Concerns about the health of puppies and kittens are real.

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Rabies, and other serious infections in these animals, pose serious health risks to humans and other animals.

Knowing where puppies or kittens come from, and the veterinary care provided at that source, are the best ways to ensure that these animals are healthy before they are purchased or adopted.

On September 5, 2014, North Dakota health officials notified the public that one of a litter of kittens sold by a pet store had tested positive for rabies.  The kitten “was part of a litter of six that was anonymously dropped off” according to the Associated Press.  More likely than not, other kittens in that litter may have been infected with rabies, so anyone exposed to the kittens was encouraged to report to the local health department.

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Rabies in humans is nearly 100% fatal, unless post-exposure treatments with rabies immunoglobulin are administered before the virus spreads.

Another recent rabies outbreak, this time in China, reportedly resulted in five human deaths, and in response officials “killed 4,900 dogs and vaccinated another 100,000 in its anti-rabies campaign.”

Why should rabies in China concern us in this country?   Because, as previously reported, the CDC has warned that animals, particularly puppies, are being imported into the US with falsified paperwork, including false proof of rabies vaccination.  This is of particular concern when the animals are imported from rabies-endemic countries, like China, where routine vaccination and other animal health controls are not commonly enforced.  When these animals are imported for adoption or sale, the owners, their families, and other pets are at risk of exposure to any diseases the imported animals may have.

Recognizing this increased risk, USDA has raised its standards for puppy mill imports by further restricting the importation of puppies from other countries to prevent the spread of disease from puppies bred in substandard conditions.

“Puppy mills” are defined by USDA’s Inspector General as “large-scale dog breeders that failed to provide humane treatment for the animals under their care.”  See Animal and Plant Health Inspection Service Animal Care Program Inspections of Problematic Dealers, Audit Report, 33002-4-SF, May 2010.  USDA notes that “neglected or abused pet animals confiscated from substandard breeding operations are often sent to shelters to provide for their care.”  Federal Register, Vol. 78, No. 18, September 18, 2013, 57228.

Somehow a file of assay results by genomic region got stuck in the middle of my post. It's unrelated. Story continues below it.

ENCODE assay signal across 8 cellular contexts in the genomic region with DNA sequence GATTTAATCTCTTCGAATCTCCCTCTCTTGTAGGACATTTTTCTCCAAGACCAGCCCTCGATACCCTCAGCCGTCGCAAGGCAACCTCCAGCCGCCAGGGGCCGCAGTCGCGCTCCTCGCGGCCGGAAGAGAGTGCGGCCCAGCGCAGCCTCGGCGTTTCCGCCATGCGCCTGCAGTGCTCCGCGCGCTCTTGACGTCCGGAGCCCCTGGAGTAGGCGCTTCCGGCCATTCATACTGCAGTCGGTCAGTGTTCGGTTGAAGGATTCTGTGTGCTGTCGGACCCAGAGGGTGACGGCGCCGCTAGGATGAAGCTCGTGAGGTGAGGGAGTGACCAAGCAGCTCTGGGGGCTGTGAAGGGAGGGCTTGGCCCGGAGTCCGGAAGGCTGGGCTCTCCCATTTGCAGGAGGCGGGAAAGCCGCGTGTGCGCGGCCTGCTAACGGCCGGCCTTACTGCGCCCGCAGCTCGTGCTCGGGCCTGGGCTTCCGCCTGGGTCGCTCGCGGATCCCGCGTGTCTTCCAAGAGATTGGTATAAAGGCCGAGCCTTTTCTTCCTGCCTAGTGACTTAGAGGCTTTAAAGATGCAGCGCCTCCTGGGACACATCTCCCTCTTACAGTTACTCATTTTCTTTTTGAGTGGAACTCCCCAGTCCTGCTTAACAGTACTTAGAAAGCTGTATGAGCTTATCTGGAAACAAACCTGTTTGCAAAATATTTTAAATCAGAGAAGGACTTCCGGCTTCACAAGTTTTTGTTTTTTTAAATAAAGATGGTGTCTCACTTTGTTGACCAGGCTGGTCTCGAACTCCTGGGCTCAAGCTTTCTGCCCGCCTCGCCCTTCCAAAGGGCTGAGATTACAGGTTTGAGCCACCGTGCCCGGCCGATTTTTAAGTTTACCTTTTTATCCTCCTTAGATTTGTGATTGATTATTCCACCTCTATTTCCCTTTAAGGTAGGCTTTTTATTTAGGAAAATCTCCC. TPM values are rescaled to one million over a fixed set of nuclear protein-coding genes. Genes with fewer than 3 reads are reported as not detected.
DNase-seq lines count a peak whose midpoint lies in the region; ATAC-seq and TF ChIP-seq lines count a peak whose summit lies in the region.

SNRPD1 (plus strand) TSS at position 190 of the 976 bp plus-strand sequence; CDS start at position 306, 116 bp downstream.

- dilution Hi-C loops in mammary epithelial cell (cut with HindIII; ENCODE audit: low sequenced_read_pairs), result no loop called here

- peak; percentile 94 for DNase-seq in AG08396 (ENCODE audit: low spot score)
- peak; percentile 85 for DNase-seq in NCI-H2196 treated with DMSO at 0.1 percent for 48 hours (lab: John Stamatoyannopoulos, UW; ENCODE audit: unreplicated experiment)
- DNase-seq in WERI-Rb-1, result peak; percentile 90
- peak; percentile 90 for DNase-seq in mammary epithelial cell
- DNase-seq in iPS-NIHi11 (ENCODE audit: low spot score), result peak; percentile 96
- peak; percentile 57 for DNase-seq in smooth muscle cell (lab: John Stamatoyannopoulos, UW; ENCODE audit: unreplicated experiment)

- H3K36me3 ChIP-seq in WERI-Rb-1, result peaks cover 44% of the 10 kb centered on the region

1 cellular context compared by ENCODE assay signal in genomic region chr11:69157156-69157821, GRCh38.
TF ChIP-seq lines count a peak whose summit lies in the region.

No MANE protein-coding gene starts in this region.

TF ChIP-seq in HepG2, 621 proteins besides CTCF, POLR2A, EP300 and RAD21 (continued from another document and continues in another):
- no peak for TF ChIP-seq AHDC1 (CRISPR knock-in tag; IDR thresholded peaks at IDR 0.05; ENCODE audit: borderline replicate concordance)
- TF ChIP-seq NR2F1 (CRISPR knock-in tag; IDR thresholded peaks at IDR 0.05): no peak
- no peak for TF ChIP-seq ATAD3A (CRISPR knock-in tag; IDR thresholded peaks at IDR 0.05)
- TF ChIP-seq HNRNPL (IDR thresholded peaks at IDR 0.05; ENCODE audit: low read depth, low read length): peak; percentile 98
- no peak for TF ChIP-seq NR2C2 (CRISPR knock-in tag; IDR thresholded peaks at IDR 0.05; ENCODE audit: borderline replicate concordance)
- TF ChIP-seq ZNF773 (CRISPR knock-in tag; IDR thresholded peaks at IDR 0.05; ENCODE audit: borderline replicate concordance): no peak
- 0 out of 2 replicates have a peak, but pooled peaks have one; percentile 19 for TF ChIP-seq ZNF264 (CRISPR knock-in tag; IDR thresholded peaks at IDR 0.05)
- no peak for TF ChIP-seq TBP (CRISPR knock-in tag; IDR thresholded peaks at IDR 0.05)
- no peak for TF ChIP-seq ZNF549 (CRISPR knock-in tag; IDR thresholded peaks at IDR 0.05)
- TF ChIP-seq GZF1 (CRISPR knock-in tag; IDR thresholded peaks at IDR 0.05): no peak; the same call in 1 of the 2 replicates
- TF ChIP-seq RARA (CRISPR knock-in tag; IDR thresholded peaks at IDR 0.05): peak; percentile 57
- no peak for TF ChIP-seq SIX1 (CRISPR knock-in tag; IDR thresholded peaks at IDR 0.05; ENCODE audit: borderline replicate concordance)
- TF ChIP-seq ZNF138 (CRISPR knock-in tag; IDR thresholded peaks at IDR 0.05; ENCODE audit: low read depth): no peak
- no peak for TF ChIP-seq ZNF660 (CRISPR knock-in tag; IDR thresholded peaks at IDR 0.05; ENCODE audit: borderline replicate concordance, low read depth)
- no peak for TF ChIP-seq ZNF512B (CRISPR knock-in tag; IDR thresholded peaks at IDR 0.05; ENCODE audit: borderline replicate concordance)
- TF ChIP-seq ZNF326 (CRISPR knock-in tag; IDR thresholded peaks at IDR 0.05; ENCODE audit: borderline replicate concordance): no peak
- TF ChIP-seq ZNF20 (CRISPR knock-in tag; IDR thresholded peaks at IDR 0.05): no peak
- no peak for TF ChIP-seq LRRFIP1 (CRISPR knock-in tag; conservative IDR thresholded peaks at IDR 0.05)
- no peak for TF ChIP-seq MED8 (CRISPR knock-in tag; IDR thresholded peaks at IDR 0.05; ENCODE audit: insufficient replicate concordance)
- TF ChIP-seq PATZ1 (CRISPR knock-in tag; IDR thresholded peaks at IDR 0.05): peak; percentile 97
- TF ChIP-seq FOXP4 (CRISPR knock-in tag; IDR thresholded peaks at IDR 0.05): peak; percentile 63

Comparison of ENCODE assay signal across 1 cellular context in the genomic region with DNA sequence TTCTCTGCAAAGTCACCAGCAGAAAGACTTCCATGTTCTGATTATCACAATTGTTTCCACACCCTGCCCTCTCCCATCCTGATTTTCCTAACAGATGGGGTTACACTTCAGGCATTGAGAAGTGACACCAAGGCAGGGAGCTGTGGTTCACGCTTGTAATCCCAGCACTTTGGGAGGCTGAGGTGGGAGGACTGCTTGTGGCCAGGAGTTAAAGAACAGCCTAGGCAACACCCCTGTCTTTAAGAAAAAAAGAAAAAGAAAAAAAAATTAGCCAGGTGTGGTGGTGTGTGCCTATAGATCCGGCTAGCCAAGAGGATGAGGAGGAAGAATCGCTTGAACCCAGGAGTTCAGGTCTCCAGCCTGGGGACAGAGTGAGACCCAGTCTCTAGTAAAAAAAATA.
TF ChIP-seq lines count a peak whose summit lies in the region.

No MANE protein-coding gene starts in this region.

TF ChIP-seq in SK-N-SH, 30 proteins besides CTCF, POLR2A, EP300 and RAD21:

While local and state governments are placing increased restrictions on the sale of puppies and kittens from “puppy mills” and other commercial breeders, puppies and kittens coming from entirely unknown sources, or sometimes from the very worst puppy mills, are increasingly sold at pet stores and from rescue groups, limiting the ability of regulators to ensure their health.

Unlike rescue groups, facilities that breed and sell their animals to pet stores are required to obtain a license from USDA pursuant to the Animal Welfare Act (“AWA”) (7 USC § 2131 et seq.) first passed in 1966.  As described in The Animal Welfare Act: Background and Selected Animal Welfare Legislation the AWA was enacted “to ensure the humane treatment of animals intended for research, bred for commercial sale, exhibited to the public, or commercially transported.”  All licensed dog breeders must comply with USDA standards including provisions for “humane handling, shelter, space requirements, feeding, watering, sanitation, ventilation, veterinary care, and transport.”

USDA protects the health of animals and humans through these programs.  To prevent the spread of disease between animals and humans (zoonotic disease) USDA recently expanded their regulations to include the sale of animals through the Internet, noting:

“Animals can carry zoonotic diseases (diseases that can be transmitted between, or are shared by animals and humans). The possibility of an animal carrying a zoonotic disease is reduced with adequate veterinary care, including vaccinations. To the extent that improved oversight reduces the likelihood of pet-to-human transmission of zoonotic diseases such as rabies, the public as a whole will benefit from the rule.”  Federal Register, Vol. 78, No. 18, September 18, 2013, 57228.

It does not make sense to prohibit the sale of puppies and kittens from commercial breeders who are exceeding USDA’s required standards, in favor of puppies and kittens from unregulated sources.  In fact, this creates an increased animal and public health risk that should be addressed.